(Beyond Pesticides, July 18, 2007) Since 2000, the United States has financed aerial spraying of glyphosate over Colombiaâ€™s coca crops, the raw material of cocaine, as part of the â€śWar on Drugs.” Scientists from Pontificia Catholic University in Quito, Ecuador, have completed a study of 24 residents living within three kilometers of the Colombian border â€“ an area targeted by the coca spraying – and have found a wide variety of ailments. The studyâ€™s subjects suffer from symptoms that include intestinal pain, diarrhea, vomiting, headaches, dizziness, numbness, blurred vision, skin irritation, rashes, and difficulty breathing. In addition, the damage to their chromosomes was 600 to 800 percent greater than that of people living 80 km away, which can signal possible conditions like cancer and reproductive effects like miscarriages.
The U.S. has increased the spraying each year since 2000, including the addition of a fourth spray team in 2006. In 2006, the Colombian National Policeâ€™s Anti-Narcotics Directorate (DIRAN) sprayed more than 424,055 acres of coca. Extensive research in recent years regarding glyphosateâ€™s toxicity to placental cells and aquatic life, among others, has prompted the U.S. Congress to seek guarantees that Colombian wetlands would not be sprayed, but the program continues to threaten legal crops, domestic animals, and fish hatcheries, in addition to exposing humans to the studyâ€™s documented health effects.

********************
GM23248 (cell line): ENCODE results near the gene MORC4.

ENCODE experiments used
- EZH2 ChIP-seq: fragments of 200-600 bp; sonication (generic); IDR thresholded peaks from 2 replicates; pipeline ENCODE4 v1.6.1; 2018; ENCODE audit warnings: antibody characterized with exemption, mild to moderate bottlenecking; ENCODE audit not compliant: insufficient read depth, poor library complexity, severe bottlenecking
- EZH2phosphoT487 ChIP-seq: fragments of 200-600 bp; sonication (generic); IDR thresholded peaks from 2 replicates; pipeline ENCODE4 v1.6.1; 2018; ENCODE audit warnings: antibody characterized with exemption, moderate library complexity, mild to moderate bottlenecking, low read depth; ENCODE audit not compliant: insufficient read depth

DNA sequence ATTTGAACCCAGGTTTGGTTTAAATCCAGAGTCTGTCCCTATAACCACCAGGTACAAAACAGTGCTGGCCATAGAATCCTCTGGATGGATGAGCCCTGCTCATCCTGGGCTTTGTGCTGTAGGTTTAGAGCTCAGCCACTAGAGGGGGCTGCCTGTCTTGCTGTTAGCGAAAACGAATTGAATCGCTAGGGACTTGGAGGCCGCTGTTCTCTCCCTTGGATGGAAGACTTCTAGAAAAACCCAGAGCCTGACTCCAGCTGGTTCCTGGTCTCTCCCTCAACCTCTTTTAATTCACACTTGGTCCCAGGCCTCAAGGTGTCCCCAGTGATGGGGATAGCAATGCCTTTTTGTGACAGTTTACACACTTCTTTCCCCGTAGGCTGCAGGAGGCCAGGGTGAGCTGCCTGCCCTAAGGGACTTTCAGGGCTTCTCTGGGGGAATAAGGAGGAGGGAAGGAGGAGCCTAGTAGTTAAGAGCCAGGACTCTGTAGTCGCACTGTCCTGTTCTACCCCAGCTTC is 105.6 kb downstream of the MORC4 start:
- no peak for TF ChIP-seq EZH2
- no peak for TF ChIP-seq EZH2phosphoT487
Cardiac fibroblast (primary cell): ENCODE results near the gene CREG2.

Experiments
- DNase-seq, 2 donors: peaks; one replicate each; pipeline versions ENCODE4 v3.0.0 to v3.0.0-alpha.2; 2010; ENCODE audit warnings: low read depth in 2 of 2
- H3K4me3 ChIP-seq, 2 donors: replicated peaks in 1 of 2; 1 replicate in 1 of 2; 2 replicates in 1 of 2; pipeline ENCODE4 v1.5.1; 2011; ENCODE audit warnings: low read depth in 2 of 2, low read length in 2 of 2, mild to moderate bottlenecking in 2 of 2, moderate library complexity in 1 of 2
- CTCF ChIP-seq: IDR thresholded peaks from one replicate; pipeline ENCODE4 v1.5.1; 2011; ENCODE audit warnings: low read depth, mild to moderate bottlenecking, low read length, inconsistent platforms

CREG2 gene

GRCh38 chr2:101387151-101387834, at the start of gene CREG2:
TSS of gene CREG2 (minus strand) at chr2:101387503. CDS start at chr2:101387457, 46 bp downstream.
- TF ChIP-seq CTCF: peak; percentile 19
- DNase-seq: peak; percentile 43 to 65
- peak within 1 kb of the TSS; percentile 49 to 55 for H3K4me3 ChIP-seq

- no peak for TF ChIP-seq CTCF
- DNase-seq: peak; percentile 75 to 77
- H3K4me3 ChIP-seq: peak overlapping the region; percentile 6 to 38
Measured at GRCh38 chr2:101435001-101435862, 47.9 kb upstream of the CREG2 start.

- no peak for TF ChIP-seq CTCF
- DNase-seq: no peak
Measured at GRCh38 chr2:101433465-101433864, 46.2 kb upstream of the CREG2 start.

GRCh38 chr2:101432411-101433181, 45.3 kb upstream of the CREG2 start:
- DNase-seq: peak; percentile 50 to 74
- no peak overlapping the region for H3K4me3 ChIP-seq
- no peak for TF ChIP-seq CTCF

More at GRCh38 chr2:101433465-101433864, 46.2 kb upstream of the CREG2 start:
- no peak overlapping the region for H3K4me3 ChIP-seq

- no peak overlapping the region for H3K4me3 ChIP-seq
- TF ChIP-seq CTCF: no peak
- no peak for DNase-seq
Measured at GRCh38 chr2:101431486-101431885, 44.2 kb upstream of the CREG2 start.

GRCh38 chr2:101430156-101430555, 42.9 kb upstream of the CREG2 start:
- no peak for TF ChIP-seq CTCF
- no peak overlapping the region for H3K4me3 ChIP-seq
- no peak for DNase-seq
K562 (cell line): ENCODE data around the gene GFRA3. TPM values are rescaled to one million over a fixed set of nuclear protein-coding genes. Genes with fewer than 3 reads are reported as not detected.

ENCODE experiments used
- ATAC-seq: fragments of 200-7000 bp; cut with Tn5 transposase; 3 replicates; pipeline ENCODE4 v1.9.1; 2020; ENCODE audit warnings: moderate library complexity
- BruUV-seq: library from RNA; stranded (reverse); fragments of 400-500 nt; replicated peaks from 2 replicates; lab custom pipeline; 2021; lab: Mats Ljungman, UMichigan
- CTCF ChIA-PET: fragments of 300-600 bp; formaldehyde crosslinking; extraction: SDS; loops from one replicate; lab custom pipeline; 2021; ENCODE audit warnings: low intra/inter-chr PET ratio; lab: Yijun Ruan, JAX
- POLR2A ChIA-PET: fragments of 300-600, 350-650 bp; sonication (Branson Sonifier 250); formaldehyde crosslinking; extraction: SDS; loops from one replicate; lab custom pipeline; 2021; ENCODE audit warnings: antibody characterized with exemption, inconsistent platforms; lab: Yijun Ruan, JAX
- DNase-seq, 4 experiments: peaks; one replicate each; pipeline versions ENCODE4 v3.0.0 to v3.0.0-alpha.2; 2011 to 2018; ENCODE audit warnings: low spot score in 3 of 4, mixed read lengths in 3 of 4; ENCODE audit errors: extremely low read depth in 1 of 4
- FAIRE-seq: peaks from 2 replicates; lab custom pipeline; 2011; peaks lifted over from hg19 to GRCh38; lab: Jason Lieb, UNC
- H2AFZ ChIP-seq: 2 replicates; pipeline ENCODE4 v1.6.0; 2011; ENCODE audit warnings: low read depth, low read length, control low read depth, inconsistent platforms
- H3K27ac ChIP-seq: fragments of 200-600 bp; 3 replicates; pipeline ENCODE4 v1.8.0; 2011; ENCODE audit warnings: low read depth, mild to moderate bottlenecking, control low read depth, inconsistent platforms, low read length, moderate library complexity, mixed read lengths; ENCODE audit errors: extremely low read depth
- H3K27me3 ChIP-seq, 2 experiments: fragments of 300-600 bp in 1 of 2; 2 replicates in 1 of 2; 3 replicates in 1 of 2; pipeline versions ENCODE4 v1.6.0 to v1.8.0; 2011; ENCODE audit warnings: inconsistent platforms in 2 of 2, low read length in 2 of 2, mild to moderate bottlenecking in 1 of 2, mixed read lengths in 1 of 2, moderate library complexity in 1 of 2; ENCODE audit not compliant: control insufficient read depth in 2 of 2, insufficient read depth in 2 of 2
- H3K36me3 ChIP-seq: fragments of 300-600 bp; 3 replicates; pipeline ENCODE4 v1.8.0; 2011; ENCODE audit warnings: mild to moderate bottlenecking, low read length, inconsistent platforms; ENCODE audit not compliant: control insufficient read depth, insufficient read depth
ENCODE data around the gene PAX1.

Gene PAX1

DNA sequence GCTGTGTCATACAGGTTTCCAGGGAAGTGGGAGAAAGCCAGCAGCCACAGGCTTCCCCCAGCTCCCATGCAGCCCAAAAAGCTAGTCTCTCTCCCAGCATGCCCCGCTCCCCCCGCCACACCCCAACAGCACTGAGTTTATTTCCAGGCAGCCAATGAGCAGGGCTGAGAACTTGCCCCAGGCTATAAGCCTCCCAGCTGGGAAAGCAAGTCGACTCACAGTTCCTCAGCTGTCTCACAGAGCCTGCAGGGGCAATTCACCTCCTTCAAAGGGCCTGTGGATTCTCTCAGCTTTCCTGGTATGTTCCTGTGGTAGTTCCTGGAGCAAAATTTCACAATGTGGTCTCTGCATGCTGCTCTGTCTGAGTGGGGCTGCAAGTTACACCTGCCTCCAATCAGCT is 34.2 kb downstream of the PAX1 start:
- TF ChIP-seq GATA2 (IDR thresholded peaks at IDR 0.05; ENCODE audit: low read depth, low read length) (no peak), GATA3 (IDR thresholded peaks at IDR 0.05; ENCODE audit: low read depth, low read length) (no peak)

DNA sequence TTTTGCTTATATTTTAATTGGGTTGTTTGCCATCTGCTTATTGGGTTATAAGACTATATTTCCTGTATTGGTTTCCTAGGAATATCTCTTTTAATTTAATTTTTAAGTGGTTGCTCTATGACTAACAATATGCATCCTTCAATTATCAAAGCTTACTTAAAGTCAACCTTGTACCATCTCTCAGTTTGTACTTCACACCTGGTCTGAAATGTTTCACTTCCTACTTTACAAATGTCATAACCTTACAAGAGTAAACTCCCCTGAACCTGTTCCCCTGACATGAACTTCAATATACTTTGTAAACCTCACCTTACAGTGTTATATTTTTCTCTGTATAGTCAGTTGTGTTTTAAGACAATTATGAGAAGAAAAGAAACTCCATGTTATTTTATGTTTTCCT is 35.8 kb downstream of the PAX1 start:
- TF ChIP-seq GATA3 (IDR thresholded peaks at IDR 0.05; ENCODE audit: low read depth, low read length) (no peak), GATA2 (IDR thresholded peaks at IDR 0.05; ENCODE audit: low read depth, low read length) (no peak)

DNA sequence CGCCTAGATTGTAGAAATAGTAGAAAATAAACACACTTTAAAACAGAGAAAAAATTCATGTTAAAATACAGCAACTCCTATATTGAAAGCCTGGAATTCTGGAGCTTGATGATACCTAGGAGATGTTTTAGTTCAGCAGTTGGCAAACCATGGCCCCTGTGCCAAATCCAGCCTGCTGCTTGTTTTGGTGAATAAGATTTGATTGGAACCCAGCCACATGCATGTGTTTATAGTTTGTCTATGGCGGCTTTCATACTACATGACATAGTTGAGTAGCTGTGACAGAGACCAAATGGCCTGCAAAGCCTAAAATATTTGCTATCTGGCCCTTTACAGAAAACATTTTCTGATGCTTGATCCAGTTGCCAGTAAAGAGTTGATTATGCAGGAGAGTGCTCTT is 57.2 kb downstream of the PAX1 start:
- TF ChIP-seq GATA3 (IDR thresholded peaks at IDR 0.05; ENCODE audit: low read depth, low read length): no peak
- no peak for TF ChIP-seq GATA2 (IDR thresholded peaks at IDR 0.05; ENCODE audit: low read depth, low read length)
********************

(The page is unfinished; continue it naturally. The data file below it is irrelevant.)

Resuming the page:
Research like this study, led by researcher Cesar Paz y Mino, has led Colombian officials to seek out other means of eradication of the coca crops. By 2006, more than 100,000 acres, or 25 percent, were destroyed by workers using hoes, while guarded by policemen against guerrilla groups that derive much of their wealth from the cocaine trade. This year, they aim to uproot 172,000 acres. â€śWe are convinced of the advantages of manual eradication over spraying, and thatâ€™s why we want to give more importance to manual eradication,” said Defense Minister Juan Manuel Santos.
This position, likely due in part by studies like that of Paz y Mino, is also aided by Central Intelligence Agency (CIA) data that shows coca crops remain as strong as they were in 2001, despite $5 billion in U.S.-funded spraying. El Tiempo, Colombiaâ€™s largest newspaper, published an editorial that said, â€śThe strategy doesnâ€™t work; fumigating doesnâ€™t eradicate. Instead of clamoring for help on a program that seems more inappropriate every day, the government should take advantage of this moment to redirect and rethink its anti-drug collaboration with the United States. Fumigation should be suspended and only used in extraordinary causes.”
TAKE ACTION: Democrats in Congress have recently cut aid to Colombia by ten percent from concern over human rights and the efficacy of spraying. To ensure that coca eradication does not continue to endanger humans or the environment, write to your senator or representative and express your concern over these issues today!